The latest so-called scandal of audio leaks from the Egyptian presidency is fit to be taught in media studies classes as a model of a failed campaign. It’s also proof that, regardless of how strong the media thinks it is, it cannot influence or change anything so long as it doesn’t have a concrete cause, or lacks credibility.
If I hadn’t known the background to the leaks and the motives behind them, I would have thought they were a product of the Egyptian presidency itself in an attempt to convince us of its good intentions.
For those who haven’t been following these events, the whole story began with a campaign preparing Arab public opinion for a scandal that included leaks of confidential recordings of phone calls purportedly showing Cairo’s bad intentions towards the Gulf countries and the Egyptian people. We feared we’d hear about military scenarios being prepared behind closed doors against the Gulf, or conspiracies with Tehran, or secret plans being prepared with the leader of the Islamic State of Iraq and Syria (ISIS). As it turns out, the leaked material was mere chatter even less controversial than what is said in public gatherings and coffee shops. The real scandal was therefore the attempts to expose one.
What is the problem when the Egyptians say that Gulf countries “have as much money as they have grains of rice”? First of all, this is true, and, secondly, people say this in the Gulf every day without any embarrassment. The so-called leaks about the intentions of then-army commander Abdel-Fattah El-Sisi to run for president were also neither a secret nor a surprise—that is, assuming that the recordings were genuine in the first place. The phone calls or meetings did not include contacts with Israelis and Americans planning, commanding or forbidding courses of action. There is also nothing interesting or new in the fact that Sisi’s office informed its allies that Sisi intends to run for president. Nor did the secret recordings expose any details of any personal financial affairs, and we didn’t hear any scandals pertaining to anyone in person.
After listening to these alleged leaks, I realized they are actually a good advertisement for Egypt and the Egyptian presidency. These so-called leaks seem more like a malicious attempt aimed at driving a wedge between Egyptians and the Gulf and inciting people against the Egyptian president and government.
However, whoever leaked the recordings ended up unintentionally presenting a positive image of the Egyptian leadership, which comes off as as credible any beyond doubt and completely unlike the image its rivals would have us believe is the true one.
We were afraid we’d hear about a conspiracy to damage the Gulf’s security and stability, or about a two-faced policy regarding serious regional affairs. If the content of what has been (allegedly) leaked so far really represents the most important of the recorded material available, then Gulf countries allied with Egypt actually have nothing to worry about.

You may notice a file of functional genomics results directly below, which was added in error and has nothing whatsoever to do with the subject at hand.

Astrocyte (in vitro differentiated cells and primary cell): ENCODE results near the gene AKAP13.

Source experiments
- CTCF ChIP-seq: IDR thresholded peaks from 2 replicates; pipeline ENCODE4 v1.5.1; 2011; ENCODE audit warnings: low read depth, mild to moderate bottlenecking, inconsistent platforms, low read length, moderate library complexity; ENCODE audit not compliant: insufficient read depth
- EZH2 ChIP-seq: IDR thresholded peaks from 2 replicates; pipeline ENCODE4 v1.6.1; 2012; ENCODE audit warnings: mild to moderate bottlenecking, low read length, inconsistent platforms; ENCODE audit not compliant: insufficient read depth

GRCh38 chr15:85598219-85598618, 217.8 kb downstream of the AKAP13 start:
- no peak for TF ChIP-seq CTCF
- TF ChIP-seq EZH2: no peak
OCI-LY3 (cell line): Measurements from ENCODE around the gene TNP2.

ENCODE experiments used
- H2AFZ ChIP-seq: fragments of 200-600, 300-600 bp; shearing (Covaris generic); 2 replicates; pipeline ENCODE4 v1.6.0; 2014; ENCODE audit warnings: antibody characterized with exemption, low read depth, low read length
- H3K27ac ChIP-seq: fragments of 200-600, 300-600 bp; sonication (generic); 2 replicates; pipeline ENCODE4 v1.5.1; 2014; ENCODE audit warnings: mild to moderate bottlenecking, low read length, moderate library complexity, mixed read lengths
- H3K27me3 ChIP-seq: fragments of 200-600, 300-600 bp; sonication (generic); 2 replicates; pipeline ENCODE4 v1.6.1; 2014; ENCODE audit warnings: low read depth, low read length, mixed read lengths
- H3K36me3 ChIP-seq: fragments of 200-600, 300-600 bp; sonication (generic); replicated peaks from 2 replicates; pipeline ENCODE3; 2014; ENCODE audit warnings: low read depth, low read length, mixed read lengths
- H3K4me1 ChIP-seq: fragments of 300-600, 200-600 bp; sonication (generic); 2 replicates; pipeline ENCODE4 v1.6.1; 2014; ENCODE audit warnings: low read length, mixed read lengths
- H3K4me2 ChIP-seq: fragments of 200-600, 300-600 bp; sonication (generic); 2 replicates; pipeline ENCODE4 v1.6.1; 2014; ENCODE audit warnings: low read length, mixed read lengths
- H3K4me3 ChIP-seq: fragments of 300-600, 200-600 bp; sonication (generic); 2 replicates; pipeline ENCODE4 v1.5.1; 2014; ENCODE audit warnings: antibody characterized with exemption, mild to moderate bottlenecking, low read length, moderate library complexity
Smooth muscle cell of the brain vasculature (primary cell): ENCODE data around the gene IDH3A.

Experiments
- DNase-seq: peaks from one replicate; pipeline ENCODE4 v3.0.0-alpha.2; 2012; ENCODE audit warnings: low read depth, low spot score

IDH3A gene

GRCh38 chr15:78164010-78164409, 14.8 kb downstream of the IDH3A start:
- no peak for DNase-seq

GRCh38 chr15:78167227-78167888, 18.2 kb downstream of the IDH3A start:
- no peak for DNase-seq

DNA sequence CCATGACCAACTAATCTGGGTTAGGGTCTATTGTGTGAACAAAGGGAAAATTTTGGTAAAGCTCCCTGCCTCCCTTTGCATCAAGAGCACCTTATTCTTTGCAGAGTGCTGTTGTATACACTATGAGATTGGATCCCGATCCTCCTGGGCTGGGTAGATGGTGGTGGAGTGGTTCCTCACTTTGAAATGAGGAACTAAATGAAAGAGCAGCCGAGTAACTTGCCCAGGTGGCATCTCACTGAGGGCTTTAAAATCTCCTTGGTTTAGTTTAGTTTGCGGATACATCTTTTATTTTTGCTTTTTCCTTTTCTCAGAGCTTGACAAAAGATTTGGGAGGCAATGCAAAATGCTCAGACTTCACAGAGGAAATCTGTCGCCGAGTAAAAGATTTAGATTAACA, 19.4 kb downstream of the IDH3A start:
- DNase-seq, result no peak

Relations are not established on the basis of whispers and gossip, but on those of mutual interests and positions on serious issues. Egypt’s stability is an issue that is vital to the security and stability of the Gulf countries and the Arab world.
Therefore, attempts to harm stability, such as tampering with political relations, will backfire on everyone, and it is something that Arab regimes who are aware what pursuing their security and interests requires will never accept.
As for the issue of financial support from the Gulf, the country’s involved are convinced they are not presenting it to Sisi but to Egypt itself, as an investment that serves 90 million Egyptians, who, in the event we let down or allow others to destabilize their country, will become a burden on everyone.
However, we can be certain that money alone is not the solution to Egypt’s crises as some think. First of all, the regime must be extended some trust; secondly, there must be guidance on how to use and invest these funds in a way that benefits Egypt in the long term. The funds must not be conceived of as being “aid” either, which just evaporates when the last dollar is spent.
This is the challenge which countries who support Egypt, like Said Arabia, the United Arab Emirates, and Kuwait, are currently confronting. The main issue lies insupporting productive Egyptian projects and ideas. Gulf support grants Egyptian citizens confidence in their regime and attracts local and international investors.
It is because of their conviction alone that Gulf countries stand behind the Egyptian government against those calling for chaos. We are all going through a tough and dangerous phase in the region, and no one can survive unscathed if Egypt, the pillar of the Arab world, falls.
Wise men across the region, from its east to its west, understand all this very well, and all Arab countries—except for one—agree it is necessary to support Egyptian stability. As such, any propaganda targeting the regime is unlikely to succeed, if it is the product of premeditated campaigns and not spontaneous, popular moves. Truth be told, this malicious campaign of leaks is the lamest I have yet seen in this genre, and has quickly backfired into one of solidarity with Egypt and Sisi, and strengthening relations with the new regime via reassuring phone calls.